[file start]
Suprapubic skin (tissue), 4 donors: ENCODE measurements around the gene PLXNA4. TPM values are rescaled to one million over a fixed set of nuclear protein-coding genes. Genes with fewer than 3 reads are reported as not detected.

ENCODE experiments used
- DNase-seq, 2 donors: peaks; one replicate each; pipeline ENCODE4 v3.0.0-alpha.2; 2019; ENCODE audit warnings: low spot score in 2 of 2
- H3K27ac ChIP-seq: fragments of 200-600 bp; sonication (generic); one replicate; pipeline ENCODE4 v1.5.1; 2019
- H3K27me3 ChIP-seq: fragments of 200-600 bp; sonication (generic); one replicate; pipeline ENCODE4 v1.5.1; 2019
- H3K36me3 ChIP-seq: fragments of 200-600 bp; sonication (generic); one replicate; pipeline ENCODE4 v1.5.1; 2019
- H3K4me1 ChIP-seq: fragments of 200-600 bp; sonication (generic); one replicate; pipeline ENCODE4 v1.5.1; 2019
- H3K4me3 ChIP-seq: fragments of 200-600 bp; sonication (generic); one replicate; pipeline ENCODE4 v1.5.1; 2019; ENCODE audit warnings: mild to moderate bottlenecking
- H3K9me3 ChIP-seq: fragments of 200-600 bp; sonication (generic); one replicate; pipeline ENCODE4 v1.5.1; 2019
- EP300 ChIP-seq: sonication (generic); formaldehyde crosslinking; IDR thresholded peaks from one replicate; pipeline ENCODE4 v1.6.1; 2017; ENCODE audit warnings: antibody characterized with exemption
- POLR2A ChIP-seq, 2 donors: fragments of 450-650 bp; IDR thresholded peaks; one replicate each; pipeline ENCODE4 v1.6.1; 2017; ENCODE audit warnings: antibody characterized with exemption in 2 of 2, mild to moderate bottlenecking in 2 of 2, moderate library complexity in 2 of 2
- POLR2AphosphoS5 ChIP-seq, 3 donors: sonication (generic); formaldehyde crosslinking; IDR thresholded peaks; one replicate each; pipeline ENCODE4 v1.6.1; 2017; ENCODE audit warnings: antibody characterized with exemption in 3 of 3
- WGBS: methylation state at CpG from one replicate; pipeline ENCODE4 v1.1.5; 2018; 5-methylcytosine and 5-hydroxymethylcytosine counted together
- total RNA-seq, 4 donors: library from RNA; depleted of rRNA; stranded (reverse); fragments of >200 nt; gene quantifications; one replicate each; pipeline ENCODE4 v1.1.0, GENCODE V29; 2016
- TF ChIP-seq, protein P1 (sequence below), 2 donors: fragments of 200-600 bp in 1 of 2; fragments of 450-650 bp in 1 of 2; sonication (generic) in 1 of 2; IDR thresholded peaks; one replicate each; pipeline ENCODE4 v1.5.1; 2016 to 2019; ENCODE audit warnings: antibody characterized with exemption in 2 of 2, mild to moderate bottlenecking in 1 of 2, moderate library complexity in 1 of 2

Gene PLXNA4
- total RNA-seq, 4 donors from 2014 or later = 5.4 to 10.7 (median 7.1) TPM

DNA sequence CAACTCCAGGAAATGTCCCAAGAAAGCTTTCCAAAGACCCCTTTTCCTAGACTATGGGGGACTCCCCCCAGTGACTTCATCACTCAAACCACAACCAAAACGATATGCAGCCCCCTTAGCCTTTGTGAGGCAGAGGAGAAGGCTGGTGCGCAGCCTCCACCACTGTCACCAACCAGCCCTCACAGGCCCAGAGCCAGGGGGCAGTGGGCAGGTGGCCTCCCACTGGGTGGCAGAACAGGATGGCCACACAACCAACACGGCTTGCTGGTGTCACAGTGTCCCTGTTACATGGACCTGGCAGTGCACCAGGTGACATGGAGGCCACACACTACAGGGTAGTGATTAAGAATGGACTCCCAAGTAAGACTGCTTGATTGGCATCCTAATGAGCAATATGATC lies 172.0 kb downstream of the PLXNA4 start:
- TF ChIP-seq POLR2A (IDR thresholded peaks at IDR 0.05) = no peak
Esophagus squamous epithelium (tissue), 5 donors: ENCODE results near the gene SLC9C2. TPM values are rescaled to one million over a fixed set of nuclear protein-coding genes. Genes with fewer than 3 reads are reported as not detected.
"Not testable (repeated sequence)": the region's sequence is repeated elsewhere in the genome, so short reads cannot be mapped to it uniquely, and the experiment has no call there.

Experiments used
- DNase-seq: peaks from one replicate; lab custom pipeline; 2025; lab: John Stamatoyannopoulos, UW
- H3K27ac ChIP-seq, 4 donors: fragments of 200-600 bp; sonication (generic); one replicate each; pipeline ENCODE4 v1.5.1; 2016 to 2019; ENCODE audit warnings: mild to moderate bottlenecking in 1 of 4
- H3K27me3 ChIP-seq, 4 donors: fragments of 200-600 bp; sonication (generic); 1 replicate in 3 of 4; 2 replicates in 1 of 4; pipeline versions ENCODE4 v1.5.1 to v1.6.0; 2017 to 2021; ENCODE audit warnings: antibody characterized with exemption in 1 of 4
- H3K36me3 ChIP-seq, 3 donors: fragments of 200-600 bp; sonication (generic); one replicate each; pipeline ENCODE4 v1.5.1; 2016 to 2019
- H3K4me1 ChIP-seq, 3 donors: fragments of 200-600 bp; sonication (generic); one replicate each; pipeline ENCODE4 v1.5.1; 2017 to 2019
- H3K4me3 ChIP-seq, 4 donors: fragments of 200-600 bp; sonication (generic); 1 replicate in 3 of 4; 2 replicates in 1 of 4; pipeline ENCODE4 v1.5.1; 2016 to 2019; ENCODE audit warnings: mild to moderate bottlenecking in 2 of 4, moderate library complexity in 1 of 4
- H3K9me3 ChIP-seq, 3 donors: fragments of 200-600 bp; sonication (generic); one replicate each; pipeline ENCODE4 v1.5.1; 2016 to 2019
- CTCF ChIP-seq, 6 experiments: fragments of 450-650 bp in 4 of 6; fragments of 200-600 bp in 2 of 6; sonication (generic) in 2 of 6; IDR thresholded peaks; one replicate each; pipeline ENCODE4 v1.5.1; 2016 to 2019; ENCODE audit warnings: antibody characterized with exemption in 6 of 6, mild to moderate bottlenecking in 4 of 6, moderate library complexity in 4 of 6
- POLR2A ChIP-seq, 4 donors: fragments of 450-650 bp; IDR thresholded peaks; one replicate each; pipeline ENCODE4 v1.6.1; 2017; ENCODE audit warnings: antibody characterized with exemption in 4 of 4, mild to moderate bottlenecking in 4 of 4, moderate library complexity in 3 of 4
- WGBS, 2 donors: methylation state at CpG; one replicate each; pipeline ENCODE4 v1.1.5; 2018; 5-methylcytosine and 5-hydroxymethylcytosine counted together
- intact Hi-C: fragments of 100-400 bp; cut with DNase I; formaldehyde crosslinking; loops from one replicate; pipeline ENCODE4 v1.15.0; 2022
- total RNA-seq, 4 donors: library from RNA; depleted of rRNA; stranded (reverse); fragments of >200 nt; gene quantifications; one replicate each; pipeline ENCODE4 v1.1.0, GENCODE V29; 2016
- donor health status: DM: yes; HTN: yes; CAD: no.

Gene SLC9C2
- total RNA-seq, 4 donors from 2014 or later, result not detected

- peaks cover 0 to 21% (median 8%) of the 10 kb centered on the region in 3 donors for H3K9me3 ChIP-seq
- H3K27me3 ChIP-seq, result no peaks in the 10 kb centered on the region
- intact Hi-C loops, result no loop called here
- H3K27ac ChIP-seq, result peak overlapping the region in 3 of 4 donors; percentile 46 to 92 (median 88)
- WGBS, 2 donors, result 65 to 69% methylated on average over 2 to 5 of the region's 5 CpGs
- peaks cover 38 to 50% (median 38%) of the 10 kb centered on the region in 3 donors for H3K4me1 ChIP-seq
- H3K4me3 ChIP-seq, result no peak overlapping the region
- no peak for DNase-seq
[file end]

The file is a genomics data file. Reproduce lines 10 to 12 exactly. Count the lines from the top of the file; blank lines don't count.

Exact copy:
- EP300 ChIP-seq: sonication (generic); formaldehyde crosslinking; IDR thresholded peaks from one replicate; pipeline ENCODE4 v1.6.1; 2017; ENCODE audit warnings: antibody characterized with exemption
- POLR2A ChIP-seq, 2 donors: fragments of 450-650 bp; IDR thresholded peaks; one replicate each; pipeline ENCODE4 v1.6.1; 2017; ENCODE audit warnings: antibody characterized with exemption in 2 of 2, mild to moderate bottlenecking in 2 of 2, moderate library complexity in 2 of 2
- POLR2AphosphoS5 ChIP-seq, 3 donors: sonication (generic); formaldehyde crosslinking; IDR thresholded peaks; one replicate each; pipeline ENCODE4 v1.6.1; 2017; ENCODE audit warnings: antibody characterized with exemption in 3 of 3